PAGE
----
Examining “Trash”

Might I just say: I really really really really really love this episode. It pretty much doesn’t make any sense if you haven’t seen “Our Mrs. Reynolds”, but if you have, then it is BRILLIANT. It is really good. I’m not exaggerating. Much.

So, with that preface, I should say that in this episode we meet Saffron again. Only this time, she’s introduced as Bridget. Huh? Yeah, you heard me right: Bridget. And she’s married to one of Mal’s old war buddies. Awkward much? So yes, it turns out that Saffron/Bridget has married multiple men. Hmm…

So, as you could probably guess from my previous paragraph, deception and double-crossing is a major theme of this episode. The most obvious example, and the one that will almost definitely take up the whole of this post, is Bridget/Saffron’s deception of Mal and all the other men she’s married. The adventure the crew of Serenity undertakes in this episode is a scheme of Saffron’s to steal a very valuable gun from a former husband of hers. Somehow she obtained all the plans, blueprints, and security codes for the house, and found out the victim’s (horrible word, sorry) schedule for the next 18 months. No one bothers to ask how, but it turns out that she had some sort of relat

Examining “Safe” and “Our Mrs. Reynolds”

I shall begin with the Firefly episode “Safe” for two reasons: 1) it’s been a while since I saw it, and therefore I’m not entirely sure what to talk about, and 2) I greatly prefer the episode “Our Mrs. Reynolds”, so I want to be done with “Safe” quickly. XD Although they’re both pretty amazing episodes. Obviously, as with all Firefly episodes, I highly recommend them.

In the episode “Safe”, the Serenity and, obviously, crew, land(s) on a backwoods Old West/medieval style planet. I say Old West because it has a very frontier-town feel to it, and also because the whole series is a “space-western,” so of course they try to add as many Wild West aspects as possible to it. I say medieval because River finds a festival and proceeds to join in their maypole/Celtic dancing. She learns the steps eerily quickly, and then throws herself into the dancing with all the abandon of a small child. She and Simon are then kidnapped by the villagers who need a doctor, and he does in fact help some of then, but then River uses her “powers”, and the villagers proceed to label her a witch and attempt to burn her at the stake. I won’t tell you what happens next, but considering the fact that they are in every episode for the rest of the series, it’s rather obvious that they survive.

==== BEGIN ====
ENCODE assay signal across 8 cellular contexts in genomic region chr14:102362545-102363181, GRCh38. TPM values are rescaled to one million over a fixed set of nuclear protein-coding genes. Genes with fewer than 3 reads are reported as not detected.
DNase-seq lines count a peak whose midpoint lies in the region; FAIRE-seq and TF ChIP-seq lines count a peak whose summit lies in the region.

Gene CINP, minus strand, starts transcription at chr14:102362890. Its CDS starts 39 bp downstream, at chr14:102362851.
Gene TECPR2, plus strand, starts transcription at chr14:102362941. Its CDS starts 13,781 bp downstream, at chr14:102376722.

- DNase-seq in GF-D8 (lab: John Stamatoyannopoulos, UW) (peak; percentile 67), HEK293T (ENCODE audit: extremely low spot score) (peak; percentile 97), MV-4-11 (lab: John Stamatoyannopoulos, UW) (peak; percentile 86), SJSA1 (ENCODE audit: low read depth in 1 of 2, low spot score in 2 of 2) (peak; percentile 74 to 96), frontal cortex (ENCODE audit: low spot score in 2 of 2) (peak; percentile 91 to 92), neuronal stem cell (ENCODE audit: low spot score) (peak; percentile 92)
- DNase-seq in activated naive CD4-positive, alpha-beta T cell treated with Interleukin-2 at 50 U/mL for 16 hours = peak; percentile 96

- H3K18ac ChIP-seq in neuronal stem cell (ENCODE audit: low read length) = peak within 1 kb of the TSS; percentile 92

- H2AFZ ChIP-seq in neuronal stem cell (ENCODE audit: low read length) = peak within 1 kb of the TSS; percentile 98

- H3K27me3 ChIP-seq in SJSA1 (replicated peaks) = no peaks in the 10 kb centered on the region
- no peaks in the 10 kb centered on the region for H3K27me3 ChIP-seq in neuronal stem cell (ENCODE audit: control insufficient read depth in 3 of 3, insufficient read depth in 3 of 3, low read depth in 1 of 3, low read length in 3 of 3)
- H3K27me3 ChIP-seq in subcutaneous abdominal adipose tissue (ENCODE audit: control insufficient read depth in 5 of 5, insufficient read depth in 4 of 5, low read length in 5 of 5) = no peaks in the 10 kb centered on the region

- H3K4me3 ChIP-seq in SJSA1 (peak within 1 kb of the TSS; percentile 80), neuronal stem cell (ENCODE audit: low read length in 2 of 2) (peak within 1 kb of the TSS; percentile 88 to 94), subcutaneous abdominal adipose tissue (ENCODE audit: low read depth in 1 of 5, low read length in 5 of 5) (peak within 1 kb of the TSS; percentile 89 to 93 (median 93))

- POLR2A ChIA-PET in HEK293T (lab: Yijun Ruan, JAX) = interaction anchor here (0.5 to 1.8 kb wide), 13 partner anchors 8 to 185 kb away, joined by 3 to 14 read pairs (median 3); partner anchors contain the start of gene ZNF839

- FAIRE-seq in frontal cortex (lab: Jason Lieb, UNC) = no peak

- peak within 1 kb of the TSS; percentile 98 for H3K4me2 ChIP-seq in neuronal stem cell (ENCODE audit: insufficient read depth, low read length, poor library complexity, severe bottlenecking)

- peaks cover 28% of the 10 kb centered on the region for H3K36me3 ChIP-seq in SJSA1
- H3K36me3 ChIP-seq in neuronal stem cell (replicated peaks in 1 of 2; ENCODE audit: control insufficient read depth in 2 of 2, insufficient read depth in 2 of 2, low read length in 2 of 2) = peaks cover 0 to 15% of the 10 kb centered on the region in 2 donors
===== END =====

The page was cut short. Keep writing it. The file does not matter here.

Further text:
The second episode, “Our Mrs. Reynolds,” is, in my opinion, one of the more brilliant of the episodes in the series. In it, Mal accidentally gets married to a local girl on the planet they were visiting, and then tries to get her off the ship, but they are already too far gone. The girl, Saffron, is very naive and scared, and has many antiquated ideas about what a wife should do for her husband. The crew takes pity on her, and they decide to take her to a planet where she can get a career for herself. It turns out, though, that Saffron is actually trained as a companion like Inara, and she sabotages the ship, sends it hurtling towards some underhanded ship dealers, incapacitates Wash, Mal, and, indirectly, Inara, and flies off into the nonexistent sunset (no sunsets in space, remember? But if she’d been on a planet, there almost definitely would’ve been a sunset). Luckily, though, everyone comes to and realizes what has happened in time to rescue the Serenity from an ignominious defeat in a scrap heap and they fly off to confront Saffron.

So hopefully this summary has piqued your interest enough that you will now go off and watch these episodes, and delight in the comedy, sniff at the tragedy, and gasp at the partially scary parts (though none are half as scary as “War Stories”). And please do comment: I’d love to improve my writing. See you around soon! Watch more Firefly!!